As a relatively “mature” entertainment channel, you would think that a radio station would be looking for new ways to interact and make radio more entertaining.

    Fully agree with Eydie that getting in touch with the marketing director would probably yield better results… DJ should be embarrassed for talking to someone like that. How would they feel if you went to their competitor(s) with the idea and it was successful?

  4. Eydie

    If it’s any consolation, I think maybe it’s the fact she’s a DJ–sorry, on-air personality–and sometimes their minor celebrity inflates their egos to the point that they don’t think anyone knows better than them.

    Your story reminded me of when I used to write a music column for a daily newspaper in Florida. A minor local radio station had a Sunday night broadcast dedicated to local music. One night when I tuned in, it was during a discussion of new proposed laws that would basically end nighttime local music performances. Feeling like this was something for which local media should band together and prevent, I called in and said, “Hi, this is Eydie from [newspaper] and I’d be interesting in writing about this ban. Do you know anything more?” The DJ’s answer: “Sorry, all I know is how to stink up a room, babe!”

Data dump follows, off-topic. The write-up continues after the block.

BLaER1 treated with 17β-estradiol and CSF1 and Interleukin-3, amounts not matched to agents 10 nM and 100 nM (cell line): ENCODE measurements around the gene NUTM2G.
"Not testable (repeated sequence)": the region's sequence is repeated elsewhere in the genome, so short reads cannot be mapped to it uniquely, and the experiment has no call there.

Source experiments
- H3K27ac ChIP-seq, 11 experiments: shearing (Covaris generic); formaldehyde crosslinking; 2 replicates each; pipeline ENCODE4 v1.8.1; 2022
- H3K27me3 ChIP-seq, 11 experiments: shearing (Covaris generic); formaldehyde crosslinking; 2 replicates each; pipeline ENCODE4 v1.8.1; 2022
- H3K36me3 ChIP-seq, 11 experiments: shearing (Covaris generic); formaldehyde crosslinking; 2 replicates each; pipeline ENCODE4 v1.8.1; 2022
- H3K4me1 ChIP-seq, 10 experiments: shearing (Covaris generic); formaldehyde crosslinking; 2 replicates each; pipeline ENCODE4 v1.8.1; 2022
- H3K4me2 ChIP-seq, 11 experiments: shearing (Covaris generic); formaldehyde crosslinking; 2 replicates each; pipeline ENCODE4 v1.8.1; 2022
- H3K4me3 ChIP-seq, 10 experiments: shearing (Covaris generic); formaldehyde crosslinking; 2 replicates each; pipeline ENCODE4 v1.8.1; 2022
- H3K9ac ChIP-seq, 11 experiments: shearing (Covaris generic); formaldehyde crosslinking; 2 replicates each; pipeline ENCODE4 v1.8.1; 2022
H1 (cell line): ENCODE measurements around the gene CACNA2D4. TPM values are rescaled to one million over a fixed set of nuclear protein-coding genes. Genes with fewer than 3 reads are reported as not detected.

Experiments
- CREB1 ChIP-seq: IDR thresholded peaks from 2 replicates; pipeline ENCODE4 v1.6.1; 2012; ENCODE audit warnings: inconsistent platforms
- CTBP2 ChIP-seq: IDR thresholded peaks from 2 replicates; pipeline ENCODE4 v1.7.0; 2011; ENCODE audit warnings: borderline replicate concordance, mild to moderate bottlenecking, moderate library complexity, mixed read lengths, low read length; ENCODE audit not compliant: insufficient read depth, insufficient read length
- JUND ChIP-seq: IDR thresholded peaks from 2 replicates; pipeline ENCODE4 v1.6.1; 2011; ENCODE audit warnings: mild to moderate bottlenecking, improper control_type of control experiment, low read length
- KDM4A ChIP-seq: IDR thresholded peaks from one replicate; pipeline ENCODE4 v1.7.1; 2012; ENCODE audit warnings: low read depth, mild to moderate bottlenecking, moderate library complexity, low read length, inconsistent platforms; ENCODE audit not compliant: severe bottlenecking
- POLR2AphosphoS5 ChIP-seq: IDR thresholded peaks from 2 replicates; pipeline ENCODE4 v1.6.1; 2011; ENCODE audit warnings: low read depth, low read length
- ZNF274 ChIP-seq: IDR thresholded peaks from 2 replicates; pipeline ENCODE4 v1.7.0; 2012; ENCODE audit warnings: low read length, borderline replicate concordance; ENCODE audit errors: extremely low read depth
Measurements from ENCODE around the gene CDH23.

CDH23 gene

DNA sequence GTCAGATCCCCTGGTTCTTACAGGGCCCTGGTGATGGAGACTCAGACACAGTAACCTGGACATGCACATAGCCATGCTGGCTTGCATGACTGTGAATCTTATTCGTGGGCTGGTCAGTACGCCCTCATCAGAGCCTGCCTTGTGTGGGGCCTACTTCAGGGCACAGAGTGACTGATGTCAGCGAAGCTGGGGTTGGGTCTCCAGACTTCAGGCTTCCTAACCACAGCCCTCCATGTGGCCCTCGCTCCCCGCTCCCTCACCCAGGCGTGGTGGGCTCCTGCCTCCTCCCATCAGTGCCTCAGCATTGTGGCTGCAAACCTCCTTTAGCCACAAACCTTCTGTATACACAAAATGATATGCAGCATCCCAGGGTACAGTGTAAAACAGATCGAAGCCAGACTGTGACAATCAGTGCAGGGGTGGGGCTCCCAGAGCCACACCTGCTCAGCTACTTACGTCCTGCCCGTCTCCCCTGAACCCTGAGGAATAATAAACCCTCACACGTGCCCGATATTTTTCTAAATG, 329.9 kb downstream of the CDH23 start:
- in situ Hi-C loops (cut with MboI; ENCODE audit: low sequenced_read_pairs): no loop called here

Right there, the radio station passed up a big chance to market itself as a real proponent of local musicians and the community. Instead, it cemented just how much of a small-town, flaccid operation it was.

    But thinking about both these situations: I’m wondering if maybe the radio station marketing director is really the person to contact? (The DJ in all fairness probably doesn’t know much about the operations side–just goes on-air when she’s supposed to, and makes in-person appearances whenever directed by her boss.) In this economy, at least the marketing director fully understands the financial need for increased, more loyal listenership. Texting is a very cheap and effective way to achieve this!